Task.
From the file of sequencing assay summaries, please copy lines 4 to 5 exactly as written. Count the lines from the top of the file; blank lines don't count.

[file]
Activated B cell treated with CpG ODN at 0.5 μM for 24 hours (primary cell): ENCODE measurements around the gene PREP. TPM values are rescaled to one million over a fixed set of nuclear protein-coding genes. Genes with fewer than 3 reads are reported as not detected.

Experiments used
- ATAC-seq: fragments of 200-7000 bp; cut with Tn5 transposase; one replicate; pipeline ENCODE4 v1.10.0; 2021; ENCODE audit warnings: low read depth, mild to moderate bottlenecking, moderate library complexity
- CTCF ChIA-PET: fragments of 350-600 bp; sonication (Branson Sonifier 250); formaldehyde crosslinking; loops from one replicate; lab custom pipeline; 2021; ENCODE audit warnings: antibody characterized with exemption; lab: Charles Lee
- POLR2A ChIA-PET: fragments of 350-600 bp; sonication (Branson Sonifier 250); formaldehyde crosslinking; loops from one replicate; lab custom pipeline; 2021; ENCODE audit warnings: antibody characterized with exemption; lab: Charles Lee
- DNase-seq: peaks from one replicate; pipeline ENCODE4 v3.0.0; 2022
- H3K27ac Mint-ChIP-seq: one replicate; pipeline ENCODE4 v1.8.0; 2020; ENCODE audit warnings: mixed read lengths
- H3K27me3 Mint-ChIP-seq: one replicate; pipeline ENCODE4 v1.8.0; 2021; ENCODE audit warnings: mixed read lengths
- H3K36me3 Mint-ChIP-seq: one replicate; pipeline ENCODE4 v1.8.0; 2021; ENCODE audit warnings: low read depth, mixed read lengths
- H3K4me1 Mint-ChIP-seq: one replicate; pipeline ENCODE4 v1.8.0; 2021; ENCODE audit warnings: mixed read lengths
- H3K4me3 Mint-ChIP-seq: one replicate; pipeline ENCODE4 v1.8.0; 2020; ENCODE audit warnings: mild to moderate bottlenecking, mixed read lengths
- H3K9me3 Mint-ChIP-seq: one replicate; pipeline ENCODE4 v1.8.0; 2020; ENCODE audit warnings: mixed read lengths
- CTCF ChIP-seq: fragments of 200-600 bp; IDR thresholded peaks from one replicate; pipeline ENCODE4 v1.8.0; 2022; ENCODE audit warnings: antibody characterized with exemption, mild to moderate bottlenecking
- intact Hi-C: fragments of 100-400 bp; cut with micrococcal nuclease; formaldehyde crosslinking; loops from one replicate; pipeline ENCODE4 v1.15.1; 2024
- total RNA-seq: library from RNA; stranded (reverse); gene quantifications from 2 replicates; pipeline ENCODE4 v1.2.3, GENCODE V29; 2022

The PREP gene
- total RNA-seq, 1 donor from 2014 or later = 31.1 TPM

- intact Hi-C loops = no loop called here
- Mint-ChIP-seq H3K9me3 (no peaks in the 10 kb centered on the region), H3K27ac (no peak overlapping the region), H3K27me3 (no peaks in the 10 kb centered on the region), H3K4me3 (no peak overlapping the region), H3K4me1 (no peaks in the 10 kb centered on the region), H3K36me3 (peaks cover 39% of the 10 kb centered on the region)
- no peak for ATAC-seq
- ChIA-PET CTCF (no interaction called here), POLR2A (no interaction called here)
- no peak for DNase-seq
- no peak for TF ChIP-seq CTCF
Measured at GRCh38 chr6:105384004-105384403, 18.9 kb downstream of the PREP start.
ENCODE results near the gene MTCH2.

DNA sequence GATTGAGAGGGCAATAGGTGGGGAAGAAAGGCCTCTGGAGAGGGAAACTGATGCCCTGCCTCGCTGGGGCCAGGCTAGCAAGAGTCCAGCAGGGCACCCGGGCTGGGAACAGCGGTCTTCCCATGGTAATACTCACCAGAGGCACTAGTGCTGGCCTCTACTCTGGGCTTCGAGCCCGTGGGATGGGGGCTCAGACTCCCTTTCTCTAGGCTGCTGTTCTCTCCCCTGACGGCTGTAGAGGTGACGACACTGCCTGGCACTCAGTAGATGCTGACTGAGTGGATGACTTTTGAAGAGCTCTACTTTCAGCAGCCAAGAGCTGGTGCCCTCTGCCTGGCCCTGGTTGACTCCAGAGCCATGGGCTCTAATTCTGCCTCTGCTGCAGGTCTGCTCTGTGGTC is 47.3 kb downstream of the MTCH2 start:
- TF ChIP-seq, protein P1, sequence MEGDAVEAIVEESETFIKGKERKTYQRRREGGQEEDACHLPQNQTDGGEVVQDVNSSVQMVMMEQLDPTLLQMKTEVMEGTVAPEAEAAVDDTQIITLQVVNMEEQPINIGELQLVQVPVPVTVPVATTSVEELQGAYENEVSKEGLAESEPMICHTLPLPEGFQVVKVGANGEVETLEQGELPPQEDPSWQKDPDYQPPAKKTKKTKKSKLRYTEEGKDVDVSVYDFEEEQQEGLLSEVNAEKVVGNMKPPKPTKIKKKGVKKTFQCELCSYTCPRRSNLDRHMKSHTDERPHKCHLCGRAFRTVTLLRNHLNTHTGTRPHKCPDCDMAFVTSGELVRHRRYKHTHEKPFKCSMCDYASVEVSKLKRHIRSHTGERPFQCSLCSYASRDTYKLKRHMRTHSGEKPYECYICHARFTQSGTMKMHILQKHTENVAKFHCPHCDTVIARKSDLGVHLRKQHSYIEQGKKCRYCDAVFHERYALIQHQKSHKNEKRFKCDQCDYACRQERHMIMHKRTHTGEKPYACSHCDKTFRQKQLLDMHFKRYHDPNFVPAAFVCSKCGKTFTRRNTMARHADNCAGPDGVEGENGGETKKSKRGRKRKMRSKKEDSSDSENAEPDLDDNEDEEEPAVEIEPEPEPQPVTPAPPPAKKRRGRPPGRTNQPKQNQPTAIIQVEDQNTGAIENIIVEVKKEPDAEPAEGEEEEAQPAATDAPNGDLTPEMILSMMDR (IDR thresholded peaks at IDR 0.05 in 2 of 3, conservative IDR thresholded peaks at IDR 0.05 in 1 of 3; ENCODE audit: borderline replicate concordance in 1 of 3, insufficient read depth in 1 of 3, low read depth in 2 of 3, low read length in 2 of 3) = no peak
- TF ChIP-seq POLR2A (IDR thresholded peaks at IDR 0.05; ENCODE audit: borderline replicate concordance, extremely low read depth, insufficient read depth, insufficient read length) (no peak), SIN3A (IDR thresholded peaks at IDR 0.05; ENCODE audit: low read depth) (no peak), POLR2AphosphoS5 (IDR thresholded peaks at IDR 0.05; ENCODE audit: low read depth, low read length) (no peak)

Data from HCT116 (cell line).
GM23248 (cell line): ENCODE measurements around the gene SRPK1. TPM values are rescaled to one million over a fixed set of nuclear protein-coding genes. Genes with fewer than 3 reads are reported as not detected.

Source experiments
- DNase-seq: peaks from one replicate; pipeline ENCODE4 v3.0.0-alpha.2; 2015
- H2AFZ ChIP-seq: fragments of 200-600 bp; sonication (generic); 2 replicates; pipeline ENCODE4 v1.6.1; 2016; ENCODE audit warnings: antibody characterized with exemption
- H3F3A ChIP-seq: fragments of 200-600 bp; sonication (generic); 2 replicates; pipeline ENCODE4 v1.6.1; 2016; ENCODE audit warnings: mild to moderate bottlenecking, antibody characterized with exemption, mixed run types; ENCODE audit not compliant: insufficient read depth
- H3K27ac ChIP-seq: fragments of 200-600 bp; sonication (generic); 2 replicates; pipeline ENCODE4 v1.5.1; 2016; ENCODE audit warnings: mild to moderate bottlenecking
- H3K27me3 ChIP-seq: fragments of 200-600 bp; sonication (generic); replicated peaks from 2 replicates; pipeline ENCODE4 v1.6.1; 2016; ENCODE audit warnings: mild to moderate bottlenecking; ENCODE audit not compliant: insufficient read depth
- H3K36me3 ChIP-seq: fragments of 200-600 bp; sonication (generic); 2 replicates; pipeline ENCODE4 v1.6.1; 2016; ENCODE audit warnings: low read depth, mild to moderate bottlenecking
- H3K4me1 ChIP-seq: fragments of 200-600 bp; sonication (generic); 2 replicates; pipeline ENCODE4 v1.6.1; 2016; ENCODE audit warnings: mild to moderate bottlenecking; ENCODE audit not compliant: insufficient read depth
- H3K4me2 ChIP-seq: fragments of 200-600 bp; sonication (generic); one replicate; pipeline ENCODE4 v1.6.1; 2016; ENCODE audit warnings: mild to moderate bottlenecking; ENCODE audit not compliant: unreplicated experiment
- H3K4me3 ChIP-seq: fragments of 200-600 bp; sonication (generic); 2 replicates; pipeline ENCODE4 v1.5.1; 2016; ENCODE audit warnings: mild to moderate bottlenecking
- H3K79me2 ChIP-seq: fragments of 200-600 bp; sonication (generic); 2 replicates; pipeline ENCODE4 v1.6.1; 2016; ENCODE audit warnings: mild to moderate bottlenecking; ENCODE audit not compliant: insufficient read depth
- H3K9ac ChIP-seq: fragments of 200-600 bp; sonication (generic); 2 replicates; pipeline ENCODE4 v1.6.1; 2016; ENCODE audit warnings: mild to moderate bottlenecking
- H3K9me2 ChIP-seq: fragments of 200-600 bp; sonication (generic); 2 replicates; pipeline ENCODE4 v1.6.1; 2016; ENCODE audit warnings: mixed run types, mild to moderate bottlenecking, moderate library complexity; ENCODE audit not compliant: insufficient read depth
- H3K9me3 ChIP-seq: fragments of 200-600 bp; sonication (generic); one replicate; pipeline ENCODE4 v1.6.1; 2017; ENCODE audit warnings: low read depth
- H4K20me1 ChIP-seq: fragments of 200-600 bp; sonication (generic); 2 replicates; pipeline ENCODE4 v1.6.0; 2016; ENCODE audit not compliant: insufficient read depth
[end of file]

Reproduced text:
- CTCF ChIA-PET: fragments of 350-600 bp; sonication (Branson Sonifier 250); formaldehyde crosslinking; loops from one replicate; lab custom pipeline; 2021; ENCODE audit warnings: antibody characterized with exemption; lab: Charles Lee
- POLR2A ChIA-PET: fragments of 350-600 bp; sonication (Branson Sonifier 250); formaldehyde crosslinking; loops from one replicate; lab custom pipeline; 2021; ENCODE audit warnings: antibody characterized with exemption; lab: Charles Lee